The Shakers and our First Herbades
Who Were the Shakers?
The Shakers were a religious sect of “believers” who established agriculturally-based and independently functioning communities in America ever since their arrival in 1774. Twenty-four villages in all were established by the end of the 19th century. Currently, two villages remain which are considered “active.” Many of the villages have become museums open to the public. Despite their dissolve they have remained among the most admired and intriguing to study. Why?
The Shakers were disciplined, hard-working, innovative and entrepreneurial. They desired to be self-sufficient, relying on their own industry to support their communities from the lands in which they lived. Their work ethic made them successful with whatever they chose to do. Providing seeds and medicinal herbs to “the world” were among their most successful of businesses. We may be more familiar with their beautiful wooden furniture and baskets which are still made and used today.
Among Our First Herbalists
The Shakers are considered among our first herbalists next to the Native Americans who held all the medicinal knowledge of our native plant species (Beale and Boswell, 1991). Perhaps, for the Shakers, their interest in herbalism started simply because they did not rely on imported teas, coffees or conventional medicines! Their early years were spent in much poverty. Roots, leaves, and barks were often used to make teas such as chicory root, sage, lemon balm, and dandelion root (Beale and Boswell, 1991).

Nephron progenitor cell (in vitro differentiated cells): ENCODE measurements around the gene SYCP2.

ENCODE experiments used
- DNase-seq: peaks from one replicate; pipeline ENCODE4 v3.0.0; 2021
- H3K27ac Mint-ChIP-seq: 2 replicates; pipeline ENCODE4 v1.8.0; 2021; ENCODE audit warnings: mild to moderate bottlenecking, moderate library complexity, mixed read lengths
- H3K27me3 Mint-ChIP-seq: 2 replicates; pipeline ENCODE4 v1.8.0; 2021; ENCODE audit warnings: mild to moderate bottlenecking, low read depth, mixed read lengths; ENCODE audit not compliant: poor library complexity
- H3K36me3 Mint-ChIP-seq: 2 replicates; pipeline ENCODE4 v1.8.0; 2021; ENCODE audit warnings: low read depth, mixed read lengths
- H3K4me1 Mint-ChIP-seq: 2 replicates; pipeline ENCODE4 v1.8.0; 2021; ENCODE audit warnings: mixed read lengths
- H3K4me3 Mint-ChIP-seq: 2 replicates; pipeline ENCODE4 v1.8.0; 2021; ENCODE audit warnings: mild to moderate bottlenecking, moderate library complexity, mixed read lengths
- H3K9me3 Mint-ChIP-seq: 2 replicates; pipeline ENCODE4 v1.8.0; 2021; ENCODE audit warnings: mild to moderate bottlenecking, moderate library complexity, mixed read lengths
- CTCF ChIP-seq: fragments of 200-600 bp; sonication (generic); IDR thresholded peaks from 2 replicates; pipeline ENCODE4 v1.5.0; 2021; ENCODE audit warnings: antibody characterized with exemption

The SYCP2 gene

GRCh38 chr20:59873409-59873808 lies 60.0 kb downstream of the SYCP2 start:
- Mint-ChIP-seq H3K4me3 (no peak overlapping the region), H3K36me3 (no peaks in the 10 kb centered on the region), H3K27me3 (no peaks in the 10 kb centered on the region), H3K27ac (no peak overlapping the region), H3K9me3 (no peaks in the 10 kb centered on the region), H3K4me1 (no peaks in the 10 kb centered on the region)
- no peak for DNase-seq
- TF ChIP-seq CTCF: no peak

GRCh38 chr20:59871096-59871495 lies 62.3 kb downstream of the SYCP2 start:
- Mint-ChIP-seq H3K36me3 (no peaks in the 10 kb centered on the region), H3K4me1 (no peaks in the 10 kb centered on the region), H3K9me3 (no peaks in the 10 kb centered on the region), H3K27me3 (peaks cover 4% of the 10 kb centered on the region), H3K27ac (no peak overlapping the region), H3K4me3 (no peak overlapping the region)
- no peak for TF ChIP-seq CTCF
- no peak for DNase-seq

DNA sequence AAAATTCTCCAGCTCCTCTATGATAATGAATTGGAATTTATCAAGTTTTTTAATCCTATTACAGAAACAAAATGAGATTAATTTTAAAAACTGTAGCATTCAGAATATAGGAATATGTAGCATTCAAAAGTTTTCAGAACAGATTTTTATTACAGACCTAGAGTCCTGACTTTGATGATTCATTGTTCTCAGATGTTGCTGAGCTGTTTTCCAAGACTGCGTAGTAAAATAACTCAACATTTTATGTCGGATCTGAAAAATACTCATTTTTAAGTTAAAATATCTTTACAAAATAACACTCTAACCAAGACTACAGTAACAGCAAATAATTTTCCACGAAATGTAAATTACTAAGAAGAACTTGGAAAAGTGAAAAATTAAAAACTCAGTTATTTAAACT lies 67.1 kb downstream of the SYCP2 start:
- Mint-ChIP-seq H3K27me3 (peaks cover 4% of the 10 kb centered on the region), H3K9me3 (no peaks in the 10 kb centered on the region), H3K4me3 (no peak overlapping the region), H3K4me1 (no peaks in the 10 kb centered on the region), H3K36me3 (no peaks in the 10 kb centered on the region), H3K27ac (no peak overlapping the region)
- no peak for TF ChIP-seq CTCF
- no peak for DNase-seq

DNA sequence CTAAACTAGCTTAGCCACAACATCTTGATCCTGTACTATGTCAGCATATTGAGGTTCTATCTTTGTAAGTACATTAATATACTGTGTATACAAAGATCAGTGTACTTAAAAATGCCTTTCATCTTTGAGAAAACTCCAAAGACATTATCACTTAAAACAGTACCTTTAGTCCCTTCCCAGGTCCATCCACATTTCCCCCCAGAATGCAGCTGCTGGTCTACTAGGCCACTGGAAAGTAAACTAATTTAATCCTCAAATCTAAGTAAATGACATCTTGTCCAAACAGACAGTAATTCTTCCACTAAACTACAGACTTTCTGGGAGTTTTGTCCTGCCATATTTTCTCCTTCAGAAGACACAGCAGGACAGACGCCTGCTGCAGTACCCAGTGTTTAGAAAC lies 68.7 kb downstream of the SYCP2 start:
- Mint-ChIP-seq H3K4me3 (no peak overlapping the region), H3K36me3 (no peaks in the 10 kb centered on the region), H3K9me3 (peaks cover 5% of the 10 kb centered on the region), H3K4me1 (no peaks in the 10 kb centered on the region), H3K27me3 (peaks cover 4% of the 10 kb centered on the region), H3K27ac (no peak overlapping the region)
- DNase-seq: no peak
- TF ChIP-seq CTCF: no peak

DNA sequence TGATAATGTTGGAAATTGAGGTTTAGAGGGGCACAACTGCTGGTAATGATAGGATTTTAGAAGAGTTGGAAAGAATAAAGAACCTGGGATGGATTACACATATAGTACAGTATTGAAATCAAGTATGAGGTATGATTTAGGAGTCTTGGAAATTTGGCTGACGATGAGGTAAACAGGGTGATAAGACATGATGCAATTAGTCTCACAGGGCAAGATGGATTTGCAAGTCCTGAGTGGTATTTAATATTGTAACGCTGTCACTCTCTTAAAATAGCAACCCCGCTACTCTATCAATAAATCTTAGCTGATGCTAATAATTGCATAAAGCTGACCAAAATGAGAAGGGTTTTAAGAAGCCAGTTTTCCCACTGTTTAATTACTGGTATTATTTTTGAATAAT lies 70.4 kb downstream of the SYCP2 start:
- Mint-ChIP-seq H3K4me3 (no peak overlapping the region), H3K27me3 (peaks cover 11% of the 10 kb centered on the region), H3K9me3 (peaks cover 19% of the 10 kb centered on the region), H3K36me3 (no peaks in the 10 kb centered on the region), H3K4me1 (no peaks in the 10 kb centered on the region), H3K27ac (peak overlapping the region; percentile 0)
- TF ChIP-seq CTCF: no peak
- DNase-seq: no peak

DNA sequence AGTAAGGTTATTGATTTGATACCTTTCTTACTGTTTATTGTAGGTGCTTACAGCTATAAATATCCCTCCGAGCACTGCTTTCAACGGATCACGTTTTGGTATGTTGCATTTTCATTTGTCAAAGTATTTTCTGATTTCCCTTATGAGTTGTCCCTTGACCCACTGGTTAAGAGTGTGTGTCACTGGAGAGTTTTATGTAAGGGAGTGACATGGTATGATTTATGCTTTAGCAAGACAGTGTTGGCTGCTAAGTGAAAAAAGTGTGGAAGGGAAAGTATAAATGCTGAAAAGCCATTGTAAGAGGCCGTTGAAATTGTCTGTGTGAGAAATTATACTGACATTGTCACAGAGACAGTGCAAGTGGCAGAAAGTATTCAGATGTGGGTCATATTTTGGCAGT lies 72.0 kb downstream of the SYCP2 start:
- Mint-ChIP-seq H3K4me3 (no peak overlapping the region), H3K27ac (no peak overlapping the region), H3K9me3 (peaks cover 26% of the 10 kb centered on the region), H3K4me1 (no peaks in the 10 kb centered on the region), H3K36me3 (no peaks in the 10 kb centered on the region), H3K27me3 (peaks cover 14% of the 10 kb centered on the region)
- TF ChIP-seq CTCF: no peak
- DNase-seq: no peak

They desired to remain closed to the outside world. The Shakers treated their own sick and dying by relying on the medicinal herbal knowledge of the Native Americans as well as their own herbal knowledge, which they worked hard to develop. Their philosophies for health and living stood in stark contrast to conventional medical practices of their time. Ironically, they have become exemplary for their health practices.
An Herbal Business Grows
The beginning of the Shaker herbal business occurred during the 1820’s (Beale and Boswell, 1991). First they sold herbs to the general public. However, their business grew when they began to provide medicinal herbs to a unique group of independent thinking medical doctors of the mid-19th centuries known as Eclectic Doctors (Miller, 1998) who specialized in herbal medicines for remedies. As demand grew over a 50 year period, they created mail order catalogues of their medicinal plants which included their own bottled remedies and syrups.
By the 1850s the Shakers became world-renowned suppliers of medicinal herbs. They offered over 356 herb species in their catalogue for sale (Miller, 1998) which included wild-harvested native plants from throughout the Northeast region of America, cultivated herbs, and imported medicinal plants from other regions for resale. Their quality and reputation was superb. Their selection and inventory was so extent that one could say that they were the amazon.com for medicinal herbs of the 19th century.
Haymaker’s Switchel and Herbades to Cool the Hard Working
Maintaining their farms to sustain their communities and herb business required long hours of hard work in their fields and forests. Summers were extraordinarily busy with men, women, and children growing, gathering, and wild-harvesting, and then, processing the herbs. Haying still needed to be done to provide for their animals for the winter and vegetable farming, harvesting and preserving was on-going for their communities to thrive. There was never an idle moment.
While there weren’t ice machines tucked behind the freezer doors of their refrigerators, Miller and Fuller (1970) comment that “never in New England was there a haying without quantities of cold switchel [a sweet and sour drink made with ginger] at hand”. Chilled from ice kept in icehouses which had been collected the winter before, the drinks were kept cold this way, or kept in springhouses, or down in wells to stay cool.